Block schedules: Take 8, pass 6

Block scheduling is being used as a quick fix for the graduation rate at some “dropout factories,” writes Rob Manwaring on The Quick and the Ed. These schools are shuffling instructional minutes to let students take eight classes a year, instead of six. That means a student can fail more classes and still earn enough credits to graduate.

By offering more courses per year, there is a higher chance that a student will be able to pass 6 of the 8 courses and be on track to graduation. There is a catch of course. Each class has less hours of instruction to cover the same amount of material.

Students can use the extra classes to take fluffy electives.

Manwaring visited a school that had improved its graduation rate through block scheduling, but students’ proficiency scores were very poor:  Only 13 percent of tenth graders were proficient in English; none were proficient in geometry, the math class most took, and 1 percent in basic algebra, 3 percent in advanced algebra.

Is this really a trend?

About Joanne


  1. We went off block scheduling in order to deal with personnel cuts in my district — and passing rates on the state tests began increasing immediately, even though we did not decrease the number of classes each student took. The daily instruction seems to have been the key.

  2. When I worked in NYC, we did this deliberately. In fact we offered 9 periods per day so the kids could pass 6 out of 9 and still be on track to graduate. A clear sign our system was busted was that the kids who passed all of their classes could easily graduate by the end of 11th grade. Block scheduling like this does nothing to help kids.

  3. One of my kids had block scheduling in his first two years of high school, in an affluent suburb. The format was four double-period classes each semester, each supposedly covering an entire year of material. Even though he was in honors sections of each class, he said that half of each period was wasted (doing homework, just talking, movie etc.) because most kids couldn’t learn that much new material every day or keep up with a lecture format for a double period. My brother, a HS history teacher, said the same; the only way to cover the material in one semester is to lecture and few kids can tolerate the pace. Continuity is also a problem, especially in math and foreign languages. Terrible, terrible idea.

  4. Unfortunately, it’s a well-respected-among-administrators terrible idea. The same reformers who want more school time, no wait – less instructional time, no wait – more classes, no wait – fewer classes at a time, no wait – long blocks, no wait – split blocks, no wait – summer school to fill in the gaps between block courses ….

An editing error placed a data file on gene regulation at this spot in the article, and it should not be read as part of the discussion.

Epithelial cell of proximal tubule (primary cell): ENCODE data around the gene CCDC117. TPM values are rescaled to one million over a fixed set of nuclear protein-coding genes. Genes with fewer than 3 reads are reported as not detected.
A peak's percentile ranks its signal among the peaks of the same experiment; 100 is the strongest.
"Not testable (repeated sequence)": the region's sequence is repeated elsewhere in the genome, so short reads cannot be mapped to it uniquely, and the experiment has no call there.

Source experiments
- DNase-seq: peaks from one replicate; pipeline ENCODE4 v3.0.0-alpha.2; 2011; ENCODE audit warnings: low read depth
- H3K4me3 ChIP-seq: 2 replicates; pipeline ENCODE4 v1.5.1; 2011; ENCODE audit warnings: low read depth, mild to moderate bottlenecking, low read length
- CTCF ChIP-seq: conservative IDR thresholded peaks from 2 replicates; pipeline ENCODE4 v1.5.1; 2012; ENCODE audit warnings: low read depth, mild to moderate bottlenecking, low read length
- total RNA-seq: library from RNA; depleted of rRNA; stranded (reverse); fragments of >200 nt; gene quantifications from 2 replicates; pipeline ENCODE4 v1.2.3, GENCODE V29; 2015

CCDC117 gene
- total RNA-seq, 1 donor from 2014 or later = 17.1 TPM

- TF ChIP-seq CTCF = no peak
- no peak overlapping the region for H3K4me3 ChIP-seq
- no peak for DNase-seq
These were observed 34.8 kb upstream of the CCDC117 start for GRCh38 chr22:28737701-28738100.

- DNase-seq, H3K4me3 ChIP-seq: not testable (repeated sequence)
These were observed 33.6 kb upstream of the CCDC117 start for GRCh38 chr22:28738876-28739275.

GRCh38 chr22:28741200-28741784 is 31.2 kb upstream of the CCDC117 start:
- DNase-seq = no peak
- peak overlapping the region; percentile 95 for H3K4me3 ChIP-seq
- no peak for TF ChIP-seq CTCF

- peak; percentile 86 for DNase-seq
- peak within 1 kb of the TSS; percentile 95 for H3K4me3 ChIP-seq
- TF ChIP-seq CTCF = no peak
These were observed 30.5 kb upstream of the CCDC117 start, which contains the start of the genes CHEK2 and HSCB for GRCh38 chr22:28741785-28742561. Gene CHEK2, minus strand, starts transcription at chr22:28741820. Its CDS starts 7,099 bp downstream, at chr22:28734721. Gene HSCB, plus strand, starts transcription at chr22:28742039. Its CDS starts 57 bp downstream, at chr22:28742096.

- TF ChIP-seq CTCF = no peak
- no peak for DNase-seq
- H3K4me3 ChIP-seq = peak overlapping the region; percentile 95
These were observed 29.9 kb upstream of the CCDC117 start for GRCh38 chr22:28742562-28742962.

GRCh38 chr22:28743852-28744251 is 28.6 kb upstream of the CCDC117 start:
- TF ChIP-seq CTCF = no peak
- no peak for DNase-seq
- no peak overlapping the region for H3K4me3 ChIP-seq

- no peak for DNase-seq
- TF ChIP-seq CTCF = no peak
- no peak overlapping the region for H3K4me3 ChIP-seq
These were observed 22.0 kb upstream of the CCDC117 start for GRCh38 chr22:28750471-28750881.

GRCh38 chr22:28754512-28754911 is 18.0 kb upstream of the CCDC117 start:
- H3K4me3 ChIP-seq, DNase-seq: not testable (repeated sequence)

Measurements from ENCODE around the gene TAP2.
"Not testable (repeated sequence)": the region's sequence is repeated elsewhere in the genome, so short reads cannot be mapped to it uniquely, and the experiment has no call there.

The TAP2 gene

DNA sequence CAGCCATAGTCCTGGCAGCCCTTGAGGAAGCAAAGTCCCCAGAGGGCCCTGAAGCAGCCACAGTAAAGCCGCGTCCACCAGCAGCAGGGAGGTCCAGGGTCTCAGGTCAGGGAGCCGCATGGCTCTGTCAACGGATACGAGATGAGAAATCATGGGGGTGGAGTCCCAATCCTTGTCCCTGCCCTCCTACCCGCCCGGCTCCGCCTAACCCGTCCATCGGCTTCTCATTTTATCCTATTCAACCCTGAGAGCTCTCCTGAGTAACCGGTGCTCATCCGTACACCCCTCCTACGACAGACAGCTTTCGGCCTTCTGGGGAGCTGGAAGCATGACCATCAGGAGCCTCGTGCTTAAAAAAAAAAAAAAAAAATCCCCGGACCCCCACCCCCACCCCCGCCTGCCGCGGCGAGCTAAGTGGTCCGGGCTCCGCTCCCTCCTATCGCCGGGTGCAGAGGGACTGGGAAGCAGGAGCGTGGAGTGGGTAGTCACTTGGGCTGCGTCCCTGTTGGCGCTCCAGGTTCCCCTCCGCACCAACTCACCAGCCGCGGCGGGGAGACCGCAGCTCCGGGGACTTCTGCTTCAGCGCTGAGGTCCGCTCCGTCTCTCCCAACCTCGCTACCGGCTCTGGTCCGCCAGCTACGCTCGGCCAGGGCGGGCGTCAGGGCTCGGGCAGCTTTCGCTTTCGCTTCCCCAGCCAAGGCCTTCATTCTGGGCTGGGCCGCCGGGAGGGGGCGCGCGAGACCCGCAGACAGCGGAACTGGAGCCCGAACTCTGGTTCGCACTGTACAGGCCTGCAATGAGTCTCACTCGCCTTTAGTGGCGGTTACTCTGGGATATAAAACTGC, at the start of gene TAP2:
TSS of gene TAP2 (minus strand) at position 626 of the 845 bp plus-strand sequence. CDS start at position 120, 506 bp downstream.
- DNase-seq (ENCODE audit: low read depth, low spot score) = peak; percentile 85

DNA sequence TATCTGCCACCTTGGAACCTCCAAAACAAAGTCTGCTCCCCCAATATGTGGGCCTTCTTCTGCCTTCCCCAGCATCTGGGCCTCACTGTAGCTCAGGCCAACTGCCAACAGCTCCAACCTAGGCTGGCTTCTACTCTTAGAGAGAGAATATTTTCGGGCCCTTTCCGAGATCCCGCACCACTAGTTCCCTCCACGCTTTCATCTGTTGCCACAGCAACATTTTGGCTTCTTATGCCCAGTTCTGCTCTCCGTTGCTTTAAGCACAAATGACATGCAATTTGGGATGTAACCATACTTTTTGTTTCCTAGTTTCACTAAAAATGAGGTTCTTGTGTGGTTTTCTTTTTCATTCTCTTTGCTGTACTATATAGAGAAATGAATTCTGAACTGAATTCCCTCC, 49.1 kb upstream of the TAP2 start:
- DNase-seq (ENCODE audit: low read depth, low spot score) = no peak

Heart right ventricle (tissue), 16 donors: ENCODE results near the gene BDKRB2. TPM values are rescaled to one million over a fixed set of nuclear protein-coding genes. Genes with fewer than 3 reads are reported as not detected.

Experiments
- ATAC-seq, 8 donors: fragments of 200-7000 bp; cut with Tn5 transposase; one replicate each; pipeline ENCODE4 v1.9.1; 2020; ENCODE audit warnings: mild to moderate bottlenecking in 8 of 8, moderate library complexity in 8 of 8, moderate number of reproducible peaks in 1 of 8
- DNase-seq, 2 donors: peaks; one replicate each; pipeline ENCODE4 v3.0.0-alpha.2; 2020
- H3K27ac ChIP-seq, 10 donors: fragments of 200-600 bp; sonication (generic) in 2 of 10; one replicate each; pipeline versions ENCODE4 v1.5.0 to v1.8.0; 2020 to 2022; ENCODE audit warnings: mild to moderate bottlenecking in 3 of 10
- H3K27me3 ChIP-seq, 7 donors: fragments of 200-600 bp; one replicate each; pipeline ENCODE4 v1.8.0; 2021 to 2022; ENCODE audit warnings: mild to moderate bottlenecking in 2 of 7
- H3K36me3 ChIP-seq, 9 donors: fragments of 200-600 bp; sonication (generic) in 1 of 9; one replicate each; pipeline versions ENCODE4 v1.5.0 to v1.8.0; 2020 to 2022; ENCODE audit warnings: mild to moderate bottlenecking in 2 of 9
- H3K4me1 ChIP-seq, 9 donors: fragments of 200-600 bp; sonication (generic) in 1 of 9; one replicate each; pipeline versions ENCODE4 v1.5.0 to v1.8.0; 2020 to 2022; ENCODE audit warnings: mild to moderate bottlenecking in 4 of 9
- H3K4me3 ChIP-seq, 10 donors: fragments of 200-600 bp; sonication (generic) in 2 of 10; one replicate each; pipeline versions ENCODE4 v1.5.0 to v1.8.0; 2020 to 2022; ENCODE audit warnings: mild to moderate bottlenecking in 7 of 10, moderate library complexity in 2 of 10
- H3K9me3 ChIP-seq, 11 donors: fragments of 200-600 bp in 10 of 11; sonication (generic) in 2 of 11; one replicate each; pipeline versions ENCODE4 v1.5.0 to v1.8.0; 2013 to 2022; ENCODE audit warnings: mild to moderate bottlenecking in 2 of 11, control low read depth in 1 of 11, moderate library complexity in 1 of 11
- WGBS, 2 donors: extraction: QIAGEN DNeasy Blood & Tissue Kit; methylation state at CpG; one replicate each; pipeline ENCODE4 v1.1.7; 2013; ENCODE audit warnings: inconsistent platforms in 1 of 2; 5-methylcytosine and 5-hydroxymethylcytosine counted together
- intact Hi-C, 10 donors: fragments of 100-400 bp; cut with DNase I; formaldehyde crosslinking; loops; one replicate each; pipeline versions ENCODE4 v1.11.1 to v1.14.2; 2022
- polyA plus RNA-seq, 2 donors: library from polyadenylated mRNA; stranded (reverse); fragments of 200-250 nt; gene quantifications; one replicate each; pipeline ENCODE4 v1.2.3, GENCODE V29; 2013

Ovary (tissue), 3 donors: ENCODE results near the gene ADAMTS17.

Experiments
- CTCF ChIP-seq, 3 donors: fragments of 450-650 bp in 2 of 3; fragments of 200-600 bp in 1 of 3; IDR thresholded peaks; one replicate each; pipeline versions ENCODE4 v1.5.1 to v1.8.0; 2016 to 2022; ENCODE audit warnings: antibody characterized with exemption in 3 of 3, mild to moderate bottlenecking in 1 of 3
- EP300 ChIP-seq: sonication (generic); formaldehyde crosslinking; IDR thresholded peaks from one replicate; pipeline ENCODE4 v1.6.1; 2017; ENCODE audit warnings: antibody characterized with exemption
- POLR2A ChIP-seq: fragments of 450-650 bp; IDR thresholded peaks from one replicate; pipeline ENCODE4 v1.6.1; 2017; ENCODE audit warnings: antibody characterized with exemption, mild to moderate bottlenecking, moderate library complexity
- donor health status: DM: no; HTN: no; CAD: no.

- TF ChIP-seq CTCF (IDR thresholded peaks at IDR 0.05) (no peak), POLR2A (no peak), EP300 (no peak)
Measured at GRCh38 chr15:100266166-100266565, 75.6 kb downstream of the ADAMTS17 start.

It sounds good in theory and that’s as far as the principals tend to go before jumping on the reform-of-the-day bandwagon.

  5. (Right): “The daily instruction seems to have been the key.”
    (mofof4): “…half of each period was wasted (doing homework, just talking, movie etc.) because most kids couldn’t learn that much new material every day or keep up with a lecture format for a double period.”

    100% agreement. I read some empirical research which found that short classes outperformed block schedules (Math performance). Maybe lab science and P.E. classes can use longer periods effectively. Simple solution, make these double periods. Why screw up Math instruction for the Chemistry teacher’s convenience?

    I could deliver my entire year’s worth of Alg I information in one two-hour lecture, but that would be incredibly dense and no student could absorb it. I figure the most reasonable dose of new information is five minutes per week for reasonably bright kids and every two weeks for slower kids. The rest of a fifty-minute class is explanation, demonstration, imitation, and practice (remember: EDIP).

    Hospitals know not to put too much food on a patient’s plate. 100 minutes is a long time to endure material you don’t like.

  6. I’m going to look into it myself, but does anyone know of specific research regarding block vs period scheduling?

  7. Super Sub,

    I read a study in some peer-reviewed Education journal, but cannot remember the title, authors, or name of the journal. All I remember is that this was an empirical, statistical comparison of two treatment regimes, block schedule and conventional. It looked at vocabulary and Math scores. Students in conventional (50 minute) classes scored better than students in block scheduled classes. This was about five years ago. Sorry that I cannot supply details.

  8. I’ve worked both, but I don’t understand why there’s this impression that block scheduling gives less instructional time. We just taught three classes one day, three the other, and it was exactly the same instructional minutes.

    So either Joanne or the article needs to be more specific, as block scheduling alone doesn’t lead to less instructional time or more “fluff” courses.

  9. Cal,

    In our state under six classes a day students get just under 170 hours in class per year, while under Block they got a maximum of 123 hours,

    Officially we were told that the purpose of Block was to force teachers to reinvent themselves because teacher-directed instruction won’t work for 11/2 hours. It was like throwing a kid in a lake to teach him to swim.

    Real world, it was about padding numbers and PR. Its purpose was to give 1/3rd more credits for less work, and of course to claim an educational miracle had occured.